Also are there any successful SaaS white label programs that I should look at ? Thank you in advance for your time.

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  • Mo

    Hi Mark,

    Are you saying one should not use white labels from others to enter into an existing market?
    Lots of Banks use white label products re-branded to their like to offer various services for many reasons. (speed to market, resources, knowledge gap, proprietary reasons, etc…)
    Are you saying it’s better to license a white label for re-branding, but not build white labels to sell?
    Please clarify.


    • I’m only talking about a startup going to market selling white label software to its customers.

      • mo

        Thanks for the clarification.

  • Thanks for posting this Mark…very helpful as I'm in a position now where we're targeting partnerships, some of whom want a white label version of our product.

    The other big consideration is your pace of product development. In my company (Breezi.com), we're pushing small new features, fixes, and enhancements on a weekly (if not daily) basis, with bigger releases spaced out a bit more. If you have a lot of white labeled versions floating around, chances are you can't cleanly deploy new features very easily, and you may have lots of special terms with your white label partners to review/consider constantly. That burdens both you and your partners, and end users don't benefit from your speed of innovation (or lack thereof if you're slowed down too much).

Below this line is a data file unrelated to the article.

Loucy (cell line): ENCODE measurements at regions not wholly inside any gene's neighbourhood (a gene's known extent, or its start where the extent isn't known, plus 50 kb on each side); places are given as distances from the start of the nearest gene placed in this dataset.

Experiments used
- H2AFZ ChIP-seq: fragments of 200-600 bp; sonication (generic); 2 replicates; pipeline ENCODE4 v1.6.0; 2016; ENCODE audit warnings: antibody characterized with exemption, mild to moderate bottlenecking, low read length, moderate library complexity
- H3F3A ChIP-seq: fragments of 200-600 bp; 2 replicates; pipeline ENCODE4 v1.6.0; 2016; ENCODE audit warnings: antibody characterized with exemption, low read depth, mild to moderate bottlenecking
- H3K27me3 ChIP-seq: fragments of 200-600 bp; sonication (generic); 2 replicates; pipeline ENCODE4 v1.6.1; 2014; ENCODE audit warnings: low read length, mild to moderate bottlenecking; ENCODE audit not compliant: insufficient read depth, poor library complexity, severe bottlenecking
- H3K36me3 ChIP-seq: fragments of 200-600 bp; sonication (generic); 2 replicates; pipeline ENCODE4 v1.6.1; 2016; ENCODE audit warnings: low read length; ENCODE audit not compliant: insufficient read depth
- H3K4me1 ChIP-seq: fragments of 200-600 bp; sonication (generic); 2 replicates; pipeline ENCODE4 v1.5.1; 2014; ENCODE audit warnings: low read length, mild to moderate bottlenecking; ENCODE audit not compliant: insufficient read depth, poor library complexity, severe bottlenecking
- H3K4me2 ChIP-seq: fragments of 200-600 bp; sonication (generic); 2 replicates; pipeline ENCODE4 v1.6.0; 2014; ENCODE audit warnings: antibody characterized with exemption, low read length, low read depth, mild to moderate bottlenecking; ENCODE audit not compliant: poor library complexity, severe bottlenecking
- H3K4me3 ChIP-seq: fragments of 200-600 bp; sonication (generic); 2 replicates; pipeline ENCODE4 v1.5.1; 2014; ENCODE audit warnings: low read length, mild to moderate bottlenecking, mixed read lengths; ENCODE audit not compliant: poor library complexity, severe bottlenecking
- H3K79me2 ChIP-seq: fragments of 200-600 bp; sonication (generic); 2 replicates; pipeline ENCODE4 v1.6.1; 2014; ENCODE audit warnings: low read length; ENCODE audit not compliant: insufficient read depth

Related to this is support. In a white label scenario, the partner assumes the burden of technical support usually (unless you offer a white label support system too, which is yet another messy area to deal with). Which means they need to know your product inside and out, and in most cases that's going to be an ongoing time suck too because they'll regularly come back to you to check in with your internal support team on customer questions/bugs/etc. and you have to work through a middle man to identify, replicate, report and resolve bugs if that's part of your SLA.

    Thanks again, great post and discussion!

    • Hey Chris,

      Those are great points. Last thing you need is updating lots of white label partners. That's like being back in the desktop software, perpetual license days. And the support point is huge. No one can support the product better than the people who built it.


  • (1) Sometimes you don't have a choice.
    In complex industries (e.g. healthcare) where there are too many gatekeepers blocking new entrants (doctors, pharmacies, insurers), private-labeling can be just about the only channel to the customer.